Scott Walker wore jeans for sexual assault awareness, and Twitter is reminding him of his misogynist past

Scott Walker / Twitter Peace Over Violence / Twitter

The former Wisconsin governor is no advocate of women’s rights.

Former Wisconsin Governor Scott Walker (R), who has a long history of eliminating rights for women, caught hell on Twitter for celebrating Denim Day, meant to raise awareness about sexual violence.

Denim Day is celebrated annually on a Wednesday in April, which is Sexual Assault Awareness Month. The day itself marks a global day of support for survivors of sexual violence. Those observing it wear jeans to show their support, and some hold fundraisers for organizations that combat sexual assault or support survivors.

According to the National Sexual Violence Resource Center, one in five women and one in 71 men will be raped in their lifetime; one in three women and one in six men will experience some kind of sexual violence in their lifetime.

While plenty of Twitter users are showing their support for assault victims by wearing demin today, some are cause for a double take. Case in point: a governor with a pretty poor track record of supporting women’s rights.

Walker shared a photo of himself celebrating the day on Wednesday morning:

But then Twitter did what it does best—put him in place.

https://twitter.com/anaisbelieve/status/1121095774811480064

Some also pointed out his hypocrisy for his support of Supreme Court nominee Brett Kavanaugh, who Walker said was definitely fit for the position. Then in the wake of allegations of sexual assault by Dr. Christine Blasey Ford, he said the Senate needed to “treat it seriously,” but didn’t come out against Kavanaugh.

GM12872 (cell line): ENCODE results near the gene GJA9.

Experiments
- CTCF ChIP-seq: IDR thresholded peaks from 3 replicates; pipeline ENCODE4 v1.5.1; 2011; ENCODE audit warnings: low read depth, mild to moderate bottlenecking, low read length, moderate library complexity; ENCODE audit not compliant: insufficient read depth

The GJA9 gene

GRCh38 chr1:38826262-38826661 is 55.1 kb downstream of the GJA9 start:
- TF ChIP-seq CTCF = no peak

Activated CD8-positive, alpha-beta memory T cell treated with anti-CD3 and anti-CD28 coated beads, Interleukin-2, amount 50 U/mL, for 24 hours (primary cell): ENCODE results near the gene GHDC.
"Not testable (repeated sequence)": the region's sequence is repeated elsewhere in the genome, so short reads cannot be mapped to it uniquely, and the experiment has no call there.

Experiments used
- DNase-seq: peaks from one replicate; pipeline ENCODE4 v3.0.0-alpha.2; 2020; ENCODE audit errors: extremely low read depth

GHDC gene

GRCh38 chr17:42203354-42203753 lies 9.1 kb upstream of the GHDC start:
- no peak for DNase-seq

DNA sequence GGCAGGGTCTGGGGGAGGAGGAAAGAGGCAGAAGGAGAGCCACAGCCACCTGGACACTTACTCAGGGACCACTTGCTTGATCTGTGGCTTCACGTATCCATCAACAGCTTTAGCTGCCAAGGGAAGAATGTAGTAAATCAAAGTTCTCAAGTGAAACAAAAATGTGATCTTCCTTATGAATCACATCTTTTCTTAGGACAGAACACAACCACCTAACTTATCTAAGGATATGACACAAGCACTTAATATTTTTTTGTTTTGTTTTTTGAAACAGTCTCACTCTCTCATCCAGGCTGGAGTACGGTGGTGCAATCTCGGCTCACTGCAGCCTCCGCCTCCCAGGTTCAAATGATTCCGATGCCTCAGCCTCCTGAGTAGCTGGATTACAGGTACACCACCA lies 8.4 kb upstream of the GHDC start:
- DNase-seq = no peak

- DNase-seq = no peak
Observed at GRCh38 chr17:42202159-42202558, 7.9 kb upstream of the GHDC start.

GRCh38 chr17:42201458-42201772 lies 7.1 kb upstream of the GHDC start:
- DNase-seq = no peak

The cynicism about his bare-minimum gesture isn’t unfounded. As various reports show, Walker’s policies shut down reproductive health clinics in his state, making abortion more difficult to access. One Wisconsin Now, a progressive non-profit advocacy group, called him “one of, if not the, worst politician in America for women.” He also made it more difficult for women in his state to access sexual health services, get cancer screenings, and get tested and treated for sexually transmitted infections.

Other policies he supported, such as refusing to raise the minimum wage or supporting drug testing for welfare recipients, also disproportionately affect women, who are more likely to be on food stamps and earn less than men, MSNBC reports.   

In addition to his extremely strict views on abortion, which he said should not be allowed even in cases of incest or rape, Walker threatened the budget of the Dane County Rape Crisis Center in his 2017-2019 budget proposal. 

Walker also eliminated a 48-hour waiting period for gun purchases, which critics said could make it easier for domestic abusers to get firearms. He continues to support President Donald Trump, who has been accused of sexual assault by multiple women.

So wearing jeans doesn’t suddenly make Walker an advocate of women’s rights or decrier of rape culture.

The story behind Denim Day traces back to 1992 in southern Italy, where a woman was raped by her driving instructor. After her rapist was convicted, the Supreme Court in 1998 ruled that it could not have been rape as she was wearing jeans, and jeans require some effort and willingness to remove. Their ruling further stated that if a woman really was fighting back, it would be difficult for the man to take her jeans off and rape her.

The backward and callous judgment angered many, inspiring women in the Italian Parliament to wear jeans to work, and sparking off Denim Day, which soon reached an international audience. It was first observed in America by non-profit Peace Over Violence in 1999, and cities throughout the country now observe Denim Day.

It’s shocking to see Walker celebrating a day dedicated to women and victims of sexual violence, given his years of relentlessly working to make it difficult for women to access basic rights.

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Samira Sadeque

Samira Sadeque

Samira Sadeque is a New York-based journalist reporting on immigration, sexual violence, and mental health, and will sometimes write about memes and dinosaurs too. Her work also appears in Reuters, NPR, and NBC among other publications. She graduated from Columbia Journalism School, and her work has been nominated for SAJA awards. Follow: @Samideque